For the second time this summer, a former female partner at Booz Allen Hamilton, Inc. has filed a multi-million dollar gender discrimination lawsuit against the consulting firm, accusing officials of actively denying women the chance to move up to top leadership positions.
Margo Fitzpatrick, who was fired last September after 12 years with the firm, filed a $40 million lawsuit (PDF) Friday in District of Columbia Superior Court. Her complaint comes on the heels of a lawsuit filed in late July by another former female partner, Molly Finn, who was also fired last September and has lodged charges of gender-based discrimination against the McLean, Va.-based company and its leadership.
Fitzpatrick is being represented by Debra Katz of Washington-based employment discrimination firm Katz, Marshall & Banks. Katz said this morning that other women expressing similar complaints of discrimination have reached out to her since news of the lawsuit broke.
"It does sound like ... these issue have remained silent for a while," Katz said. "Now that these suits have been filed, people have felt emboldened."
In a statement released earlier today, Katz said that Fitzpatrick’s allegations fly in the face of the firm’s “self-claimed and much-hyped commitment to a diverse workforce.”
“No matter how accomplished or successful you are at Booz Allen Hamilton, if you’re a woman, you will hit a glass ceiling,” Katz said. “And when you raise concerns about the exclusion of women from leadership positions at the Firm or other blatant acts of sex discrimination, you will find yourself, as Dr. Fitzpatrick did, out of a job.”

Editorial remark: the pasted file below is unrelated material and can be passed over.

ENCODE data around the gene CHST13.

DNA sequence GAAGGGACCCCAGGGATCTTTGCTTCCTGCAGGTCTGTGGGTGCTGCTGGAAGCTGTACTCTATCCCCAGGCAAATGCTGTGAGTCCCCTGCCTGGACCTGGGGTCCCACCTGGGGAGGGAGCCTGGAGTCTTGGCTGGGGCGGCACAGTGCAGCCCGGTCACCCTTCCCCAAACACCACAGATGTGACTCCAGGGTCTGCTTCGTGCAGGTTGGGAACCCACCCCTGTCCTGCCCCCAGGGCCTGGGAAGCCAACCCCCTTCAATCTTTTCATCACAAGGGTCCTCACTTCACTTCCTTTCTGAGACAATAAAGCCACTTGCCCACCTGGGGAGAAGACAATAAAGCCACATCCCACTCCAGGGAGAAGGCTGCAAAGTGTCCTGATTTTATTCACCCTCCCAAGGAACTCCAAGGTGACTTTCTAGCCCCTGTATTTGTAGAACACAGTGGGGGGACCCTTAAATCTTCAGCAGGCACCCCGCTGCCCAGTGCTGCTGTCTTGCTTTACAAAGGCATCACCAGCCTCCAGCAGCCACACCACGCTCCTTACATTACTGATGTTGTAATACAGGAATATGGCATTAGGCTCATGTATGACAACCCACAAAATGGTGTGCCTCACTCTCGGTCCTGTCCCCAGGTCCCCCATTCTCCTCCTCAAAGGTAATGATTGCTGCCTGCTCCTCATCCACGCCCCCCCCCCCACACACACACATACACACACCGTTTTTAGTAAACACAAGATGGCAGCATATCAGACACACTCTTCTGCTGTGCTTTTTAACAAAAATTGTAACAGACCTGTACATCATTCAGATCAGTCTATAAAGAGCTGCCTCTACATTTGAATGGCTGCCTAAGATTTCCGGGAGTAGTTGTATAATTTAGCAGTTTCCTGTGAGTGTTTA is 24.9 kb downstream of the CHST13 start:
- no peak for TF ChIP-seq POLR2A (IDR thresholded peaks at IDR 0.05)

In a statement this morning, Booz Allen spokeswoman Marie Lerch said that while company does not comment on individual personnel matters, it denies Fitzpatrick’s allegations.
“Booz Allen has a performance-based culture that is rigorous at the partner level, and decisions are made based on merit, not gender. Because of our confidence in our position, we intend to contest Ms. Fitzpatrick’s claims through the litigation process,” Lerch said.
According to the complaint, Fitzpatrick joined Booz Allen in 1999, working her way up to a partner-level position in 2005. She was placed on track to higher-level partner positions, and was asked to co-lead the company’s Financial Reform Campaign in 2008. Between the 2008 and 2010 fiscal years, she brought in more than $588 million in new business.
Throughout this time, however, Fitzpatrick, who is lesbian, claims she was subjected to discrimination based on her gender and sexual orientation. According to the complaint, her supervisor expressed doubts that she could succeed in the “good ole boys club” of the finance industry and made mocking and demeaning comments about Fitzpatrick and other female employees, asking Fitzpatrick repeatedly if she had been in a sorority, for instance, and making other “college-aged sex stereotypes.”
Fitzpatrick recounted how she was excluded from major meetings and social events with clients, and was met with nervous laughter from her male counterparts when she would ask about the exclusions later. She also accused firm leaders of asking inappropriate questions relating to her sexual orientation.
Fitzpatrick’s termination was effective July 31. She claims she was fired not only because the firm takes active steps to terminate female employees before they can move to upper management, but also because she reported the allegedly discriminatory behavior.
“I ended up a victim of sex discrimination and retaliation, and was driven out of the Firm,” Fitzpatrick said in a statement. “I’m seeking justice not only for myself, but for many other women who continue to face the very same kind of discrimination in their careers at Booz Allen.”
The case is before Judge John Ramsey. A scheduling conference is set for Nov. 18.